Asthma can be devilishly hard to manage with medication, and that's especially true for many of the millions of children who have it.
Inhalers that deliver corticosteroids to the lungs have long been the drugs of choice for long-term control. But inhalers need to be used every day to fend off asthma attacks, and that's a hard sell for lots of kids.
Now researchers in England say that anti-inflammatory drugs, called leukotriene modifiers, that come in pills are reasonable alternatives to the plastic tube.
Leukotriene modifiers reduce inflammation caused by allergies, and are already widely prescribed for asthma. But there's mixed evidence as to whether they do as good a job as corticosteroids in reducing the risk of asthma attacks. They're also much more expensive than corticosteroids.
But a group of researchers led by David Price, a respiratory specialist at the University of Aberdeen in Scotland, gave 306 children and adults with asthma one drug or the other, and followed them for two years.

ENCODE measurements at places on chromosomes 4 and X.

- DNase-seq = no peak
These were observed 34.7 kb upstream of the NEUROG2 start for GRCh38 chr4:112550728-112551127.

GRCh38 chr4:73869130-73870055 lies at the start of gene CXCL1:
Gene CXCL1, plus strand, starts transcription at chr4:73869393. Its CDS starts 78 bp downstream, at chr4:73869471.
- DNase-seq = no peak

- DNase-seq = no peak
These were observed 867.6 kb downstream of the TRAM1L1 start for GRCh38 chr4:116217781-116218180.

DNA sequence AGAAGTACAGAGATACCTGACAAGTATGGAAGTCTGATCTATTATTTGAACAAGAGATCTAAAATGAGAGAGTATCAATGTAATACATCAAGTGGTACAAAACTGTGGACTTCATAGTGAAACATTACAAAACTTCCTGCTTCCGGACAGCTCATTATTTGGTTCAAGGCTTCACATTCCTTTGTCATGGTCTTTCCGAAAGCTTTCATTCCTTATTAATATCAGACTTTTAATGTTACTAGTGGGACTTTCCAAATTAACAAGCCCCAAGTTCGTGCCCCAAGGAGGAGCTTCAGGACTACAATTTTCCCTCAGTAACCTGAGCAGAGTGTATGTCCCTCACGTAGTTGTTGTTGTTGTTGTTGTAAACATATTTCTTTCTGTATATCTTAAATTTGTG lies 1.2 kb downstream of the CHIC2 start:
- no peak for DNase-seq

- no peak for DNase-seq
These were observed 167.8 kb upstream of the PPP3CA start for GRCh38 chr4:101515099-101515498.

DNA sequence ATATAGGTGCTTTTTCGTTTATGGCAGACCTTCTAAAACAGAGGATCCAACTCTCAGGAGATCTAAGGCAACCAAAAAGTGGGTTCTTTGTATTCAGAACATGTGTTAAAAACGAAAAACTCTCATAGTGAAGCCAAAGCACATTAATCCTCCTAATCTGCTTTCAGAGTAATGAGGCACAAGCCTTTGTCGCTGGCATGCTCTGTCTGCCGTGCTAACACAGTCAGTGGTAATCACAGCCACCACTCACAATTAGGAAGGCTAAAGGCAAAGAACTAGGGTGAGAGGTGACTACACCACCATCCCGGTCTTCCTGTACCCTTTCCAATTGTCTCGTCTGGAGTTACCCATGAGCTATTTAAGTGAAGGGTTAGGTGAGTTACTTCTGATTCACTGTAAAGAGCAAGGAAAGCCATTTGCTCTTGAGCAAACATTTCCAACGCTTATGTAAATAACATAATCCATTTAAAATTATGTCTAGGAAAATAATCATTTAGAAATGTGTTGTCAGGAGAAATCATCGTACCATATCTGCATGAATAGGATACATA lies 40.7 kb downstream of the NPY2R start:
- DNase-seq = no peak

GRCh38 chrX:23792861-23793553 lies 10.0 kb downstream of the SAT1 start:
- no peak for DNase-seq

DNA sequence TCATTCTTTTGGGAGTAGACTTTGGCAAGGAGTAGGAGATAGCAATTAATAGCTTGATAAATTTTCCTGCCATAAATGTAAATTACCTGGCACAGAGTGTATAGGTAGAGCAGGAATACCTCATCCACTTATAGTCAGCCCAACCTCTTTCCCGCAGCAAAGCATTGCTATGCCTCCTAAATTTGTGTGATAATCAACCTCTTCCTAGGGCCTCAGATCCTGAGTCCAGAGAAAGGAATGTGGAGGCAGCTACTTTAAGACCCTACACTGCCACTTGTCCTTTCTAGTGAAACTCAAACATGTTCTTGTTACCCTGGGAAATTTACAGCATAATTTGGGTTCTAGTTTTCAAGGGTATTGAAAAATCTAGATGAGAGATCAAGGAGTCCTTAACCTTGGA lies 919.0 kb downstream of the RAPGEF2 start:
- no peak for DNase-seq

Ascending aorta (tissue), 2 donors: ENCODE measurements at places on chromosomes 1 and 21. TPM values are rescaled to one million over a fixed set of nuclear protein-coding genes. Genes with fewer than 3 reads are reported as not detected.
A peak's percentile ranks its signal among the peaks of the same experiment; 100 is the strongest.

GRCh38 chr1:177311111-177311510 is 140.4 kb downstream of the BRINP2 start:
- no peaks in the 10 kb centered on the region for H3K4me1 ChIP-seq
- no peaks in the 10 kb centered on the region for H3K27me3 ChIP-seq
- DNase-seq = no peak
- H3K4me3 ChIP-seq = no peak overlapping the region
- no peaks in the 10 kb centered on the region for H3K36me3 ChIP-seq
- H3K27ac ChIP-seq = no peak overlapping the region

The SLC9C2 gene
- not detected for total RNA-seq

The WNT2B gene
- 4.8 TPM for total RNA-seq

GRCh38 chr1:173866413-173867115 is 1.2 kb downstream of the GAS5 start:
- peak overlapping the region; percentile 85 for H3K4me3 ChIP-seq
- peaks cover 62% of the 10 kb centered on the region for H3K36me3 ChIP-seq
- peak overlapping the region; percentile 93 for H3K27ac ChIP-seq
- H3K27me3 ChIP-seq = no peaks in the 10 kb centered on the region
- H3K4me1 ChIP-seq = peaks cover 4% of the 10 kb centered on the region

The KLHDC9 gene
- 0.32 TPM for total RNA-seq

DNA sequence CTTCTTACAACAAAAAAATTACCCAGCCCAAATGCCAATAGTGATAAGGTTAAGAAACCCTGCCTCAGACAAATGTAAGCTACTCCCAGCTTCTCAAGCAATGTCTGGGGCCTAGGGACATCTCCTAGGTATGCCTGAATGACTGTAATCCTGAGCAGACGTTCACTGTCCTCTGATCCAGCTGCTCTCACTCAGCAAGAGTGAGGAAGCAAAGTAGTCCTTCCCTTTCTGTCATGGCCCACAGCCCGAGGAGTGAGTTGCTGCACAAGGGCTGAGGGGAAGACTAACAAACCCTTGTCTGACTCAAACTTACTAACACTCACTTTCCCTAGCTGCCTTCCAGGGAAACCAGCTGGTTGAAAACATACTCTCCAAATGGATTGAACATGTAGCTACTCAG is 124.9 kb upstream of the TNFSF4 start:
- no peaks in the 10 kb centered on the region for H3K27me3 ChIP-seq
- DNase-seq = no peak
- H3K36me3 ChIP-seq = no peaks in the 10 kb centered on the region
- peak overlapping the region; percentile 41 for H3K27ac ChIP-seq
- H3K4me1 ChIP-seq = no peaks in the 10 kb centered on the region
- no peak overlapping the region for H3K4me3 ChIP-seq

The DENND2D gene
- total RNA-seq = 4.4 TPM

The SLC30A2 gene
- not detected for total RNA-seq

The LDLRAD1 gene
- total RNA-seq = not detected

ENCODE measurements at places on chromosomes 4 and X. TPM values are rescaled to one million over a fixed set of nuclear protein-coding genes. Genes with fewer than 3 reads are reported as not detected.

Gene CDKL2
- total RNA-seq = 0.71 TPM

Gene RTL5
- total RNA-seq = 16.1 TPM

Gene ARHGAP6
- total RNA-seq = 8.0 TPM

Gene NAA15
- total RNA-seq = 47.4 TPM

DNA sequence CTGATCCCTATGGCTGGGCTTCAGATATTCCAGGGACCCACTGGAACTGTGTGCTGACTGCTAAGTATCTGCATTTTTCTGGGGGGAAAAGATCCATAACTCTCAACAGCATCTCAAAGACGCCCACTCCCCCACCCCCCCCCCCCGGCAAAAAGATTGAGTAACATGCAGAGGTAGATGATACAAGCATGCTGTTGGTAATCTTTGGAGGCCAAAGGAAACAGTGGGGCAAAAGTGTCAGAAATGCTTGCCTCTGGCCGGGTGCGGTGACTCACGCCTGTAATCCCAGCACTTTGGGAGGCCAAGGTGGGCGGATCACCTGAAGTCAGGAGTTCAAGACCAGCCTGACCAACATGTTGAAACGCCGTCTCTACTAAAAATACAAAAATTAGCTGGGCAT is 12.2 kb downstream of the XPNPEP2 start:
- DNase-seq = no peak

The participants reported that the two drugs were equally effective in reducing asthma symptoms after two months. At two years, however, the data didn't prove the different medicines were equal. The results were published in the current New England Journal of Medicine.
What's interesting about this study is that it didn't follow standard protocol for clinical trials: There was no placebo group that didn't take medication, and both patients and doctors knew which medication they were taking. In other words, the study wasn't blinded.
This way of testing medications has its limitations, but it may more accurately reflect the real world of patient care, according to an NEJM editorial commenting on the study. "The ease of taking a pill should be particularly attractive in developing parts of the world," the editorialists wrote, "where most patients with asthma remain untreated."
Singulair, the brand name for one of the leukotriene modifier pills, goes off patent in 2012, so cheaper versions should be available before too long. (The original patent protection was embroiled in lawsuits for years.) The patent for Accolate, a similar product, expired last year, but cheaper generic versions haven't yet been approved.
There are some caveats. Although the study was commissioned by and funded mostly by the U.K. government, the same drug companies that make leukotriene inhibitors — Merck (Singulair) and AstraZeneca (Accolate) — also kicked in some cash.
And lead researcher Price has gotten grants, research support, and speaking fees from Merck and AstraZeneca, as well as a boatload of other pharmaceutical companies. So, as exciting as the prospect of tossing the inhaler might be, hold on to it until more research is available. Copyright 2011 National Public Radio. To see more, visit http://www.npr.org/.